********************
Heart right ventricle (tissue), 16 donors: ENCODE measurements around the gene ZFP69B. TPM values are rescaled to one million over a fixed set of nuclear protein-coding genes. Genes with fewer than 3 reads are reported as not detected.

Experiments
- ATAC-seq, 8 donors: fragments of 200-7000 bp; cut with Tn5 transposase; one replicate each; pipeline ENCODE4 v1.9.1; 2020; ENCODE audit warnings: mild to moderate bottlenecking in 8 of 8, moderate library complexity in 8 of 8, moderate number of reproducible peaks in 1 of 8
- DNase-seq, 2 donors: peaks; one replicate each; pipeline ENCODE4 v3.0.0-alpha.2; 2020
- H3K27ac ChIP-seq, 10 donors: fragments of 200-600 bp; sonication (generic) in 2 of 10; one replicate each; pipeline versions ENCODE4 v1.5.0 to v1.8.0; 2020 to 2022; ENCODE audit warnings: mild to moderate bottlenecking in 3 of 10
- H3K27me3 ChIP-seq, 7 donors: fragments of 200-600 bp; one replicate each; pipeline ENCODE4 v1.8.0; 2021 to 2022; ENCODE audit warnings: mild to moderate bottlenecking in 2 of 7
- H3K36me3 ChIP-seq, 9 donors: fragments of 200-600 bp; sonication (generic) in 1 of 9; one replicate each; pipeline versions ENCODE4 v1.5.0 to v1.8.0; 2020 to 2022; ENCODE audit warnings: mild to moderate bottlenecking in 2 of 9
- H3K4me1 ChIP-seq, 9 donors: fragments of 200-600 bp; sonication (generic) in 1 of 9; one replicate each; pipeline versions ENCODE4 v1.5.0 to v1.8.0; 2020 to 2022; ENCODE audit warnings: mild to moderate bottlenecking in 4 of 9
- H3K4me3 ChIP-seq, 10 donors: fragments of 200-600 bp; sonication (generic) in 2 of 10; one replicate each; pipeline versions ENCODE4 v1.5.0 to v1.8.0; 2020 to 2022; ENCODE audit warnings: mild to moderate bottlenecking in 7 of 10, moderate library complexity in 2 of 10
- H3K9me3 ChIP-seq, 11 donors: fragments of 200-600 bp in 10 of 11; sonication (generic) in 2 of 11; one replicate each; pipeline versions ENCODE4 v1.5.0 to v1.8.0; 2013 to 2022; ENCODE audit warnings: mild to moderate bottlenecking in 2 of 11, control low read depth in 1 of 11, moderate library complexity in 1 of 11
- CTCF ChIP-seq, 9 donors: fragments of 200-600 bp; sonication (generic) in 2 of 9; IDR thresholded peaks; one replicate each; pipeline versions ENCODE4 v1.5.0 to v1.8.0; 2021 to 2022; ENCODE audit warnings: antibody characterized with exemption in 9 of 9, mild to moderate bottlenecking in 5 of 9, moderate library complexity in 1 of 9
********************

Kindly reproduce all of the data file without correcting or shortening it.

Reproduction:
Heart right ventricle (tissue), 16 donors: ENCODE measurements around the gene ZFP69B. TPM values are rescaled to one million over a fixed set of nuclear protein-coding genes. Genes with fewer than 3 reads are reported as not detected.

Experiments
- ATAC-seq, 8 donors: fragments of 200-7000 bp; cut with Tn5 transposase; one replicate each; pipeline ENCODE4 v1.9.1; 2020; ENCODE audit warnings: mild to moderate bottlenecking in 8 of 8, moderate library complexity in 8 of 8, moderate number of reproducible peaks in 1 of 8
- DNase-seq, 2 donors: peaks; one replicate each; pipeline ENCODE4 v3.0.0-alpha.2; 2020
- H3K27ac ChIP-seq, 10 donors: fragments of 200-600 bp; sonication (generic) in 2 of 10; one replicate each; pipeline versions ENCODE4 v1.5.0 to v1.8.0; 2020 to 2022; ENCODE audit warnings: mild to moderate bottlenecking in 3 of 10
- H3K27me3 ChIP-seq, 7 donors: fragments of 200-600 bp; one replicate each; pipeline ENCODE4 v1.8.0; 2021 to 2022; ENCODE audit warnings: mild to moderate bottlenecking in 2 of 7
- H3K36me3 ChIP-seq, 9 donors: fragments of 200-600 bp; sonication (generic) in 1 of 9; one replicate each; pipeline versions ENCODE4 v1.5.0 to v1.8.0; 2020 to 2022; ENCODE audit warnings: mild to moderate bottlenecking in 2 of 9
- H3K4me1 ChIP-seq, 9 donors: fragments of 200-600 bp; sonication (generic) in 1 of 9; one replicate each; pipeline versions ENCODE4 v1.5.0 to v1.8.0; 2020 to 2022; ENCODE audit warnings: mild to moderate bottlenecking in 4 of 9
- H3K4me3 ChIP-seq, 10 donors: fragments of 200-600 bp; sonication (generic) in 2 of 10; one replicate each; pipeline versions ENCODE4 v1.5.0 to v1.8.0; 2020 to 2022; ENCODE audit warnings: mild to moderate bottlenecking in 7 of 10, moderate library complexity in 2 of 10
- H3K9me3 ChIP-seq, 11 donors: fragments of 200-600 bp in 10 of 11; sonication (generic) in 2 of 11; one replicate each; pipeline versions ENCODE4 v1.5.0 to v1.8.0; 2013 to 2022; ENCODE audit warnings: mild to moderate bottlenecking in 2 of 11, control low read depth in 1 of 11, moderate library complexity in 1 of 11
- CTCF ChIP-seq, 9 donors: fragments of 200-600 bp; sonication (generic) in 2 of 9; IDR thresholded peaks; one replicate each; pipeline versions ENCODE4 v1.5.0 to v1.8.0; 2021 to 2022; ENCODE audit warnings: antibody characterized with exemption in 9 of 9, mild to moderate bottlenecking in 5 of 9, moderate library complexity in 1 of 9